Gaspar Noé on the set of the music video "Love in Motion" (2012)

Gaspar Noé on the set of the music video “Love in Motion” (2012)

With Noé’s movies, it is possible to question the boundaries between art and pornography. Even though it is as incredibly explicit as a porno, Noé’s movies are more than that. In the case of Love, just like how it happens in real life, it shows the sex life of a couple. Even though it might stimulate some people the same way pornography does, and create the interaction between the audience and the movie, there is an attempt to make something with deeper meanings than the pornographic movies. Showing everything in detail is his way to be transgressive and shock the audience. Even though in some cases it might just be a failed attempt and exploitative at the same time, it is still a way of being transgressive. The term categorizes movies that somehow shock the viewer, whether it is through violence, sex, drugs, or whatever way the filmmaker finds. The purpose is to create something unexpected that is not usually seen in cinema. Even though the reasons behind scenes like the rape in Irreversible might be pure sadistic, it still caught the audience off guard and left everyone talking about it. Noé always finds a way to surprise the viewer, whether it is through a graphic image of a penis inside a vagina or a father having sex with his daughter; and it is always hard to predict what is coming next.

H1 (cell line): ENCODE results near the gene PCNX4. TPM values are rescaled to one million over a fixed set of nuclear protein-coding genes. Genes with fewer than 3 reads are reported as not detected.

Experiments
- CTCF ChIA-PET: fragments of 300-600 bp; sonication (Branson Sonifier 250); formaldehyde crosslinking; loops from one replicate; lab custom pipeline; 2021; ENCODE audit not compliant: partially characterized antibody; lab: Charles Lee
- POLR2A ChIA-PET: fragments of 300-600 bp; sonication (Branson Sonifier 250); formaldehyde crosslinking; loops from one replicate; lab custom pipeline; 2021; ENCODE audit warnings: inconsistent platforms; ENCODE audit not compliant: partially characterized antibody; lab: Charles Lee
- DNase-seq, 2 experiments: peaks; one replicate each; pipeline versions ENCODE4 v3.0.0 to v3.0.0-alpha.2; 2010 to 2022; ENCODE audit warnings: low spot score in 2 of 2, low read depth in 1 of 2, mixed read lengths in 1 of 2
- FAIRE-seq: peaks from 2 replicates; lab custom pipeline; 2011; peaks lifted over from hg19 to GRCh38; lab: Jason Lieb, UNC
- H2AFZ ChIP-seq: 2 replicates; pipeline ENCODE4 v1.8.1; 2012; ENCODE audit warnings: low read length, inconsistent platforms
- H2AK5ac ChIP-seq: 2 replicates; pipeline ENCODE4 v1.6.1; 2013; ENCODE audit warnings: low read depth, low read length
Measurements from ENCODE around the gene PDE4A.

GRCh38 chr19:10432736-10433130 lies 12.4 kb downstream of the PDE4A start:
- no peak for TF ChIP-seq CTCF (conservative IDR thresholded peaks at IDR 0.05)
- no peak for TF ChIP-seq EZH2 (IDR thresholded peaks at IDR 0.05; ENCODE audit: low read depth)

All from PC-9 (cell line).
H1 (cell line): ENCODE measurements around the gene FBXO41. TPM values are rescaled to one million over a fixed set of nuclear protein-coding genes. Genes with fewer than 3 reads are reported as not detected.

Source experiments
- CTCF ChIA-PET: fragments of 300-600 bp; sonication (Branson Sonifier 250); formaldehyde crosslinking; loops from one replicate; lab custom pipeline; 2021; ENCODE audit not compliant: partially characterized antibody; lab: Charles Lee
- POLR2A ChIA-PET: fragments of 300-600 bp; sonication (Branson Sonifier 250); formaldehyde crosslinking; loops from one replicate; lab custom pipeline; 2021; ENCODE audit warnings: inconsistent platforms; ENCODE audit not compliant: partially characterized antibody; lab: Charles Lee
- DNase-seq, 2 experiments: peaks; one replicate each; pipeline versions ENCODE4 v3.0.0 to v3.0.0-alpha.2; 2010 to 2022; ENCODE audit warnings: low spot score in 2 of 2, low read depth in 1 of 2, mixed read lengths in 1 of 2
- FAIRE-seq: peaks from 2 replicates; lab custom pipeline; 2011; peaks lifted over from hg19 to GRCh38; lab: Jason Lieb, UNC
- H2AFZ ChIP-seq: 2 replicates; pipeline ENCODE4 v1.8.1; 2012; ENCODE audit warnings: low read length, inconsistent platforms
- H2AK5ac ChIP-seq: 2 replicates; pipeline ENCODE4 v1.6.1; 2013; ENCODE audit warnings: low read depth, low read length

Noé’s work can be considered an author work since he created his own language with its tropes: the instability of cameras that seem to fly around characters and buildings, the intense neon lights, the violence and explicit sex, drugs, and strippers. His work is already known for these current themes, so now it becomes a matter of choice from part of the viewer to watch his films or not, because one thing is certain: they will always shock in some way. Noé might have hidden and unknown intentions behind his obsession with the explicit imagery, but he is indeed a transgressive filmmaker.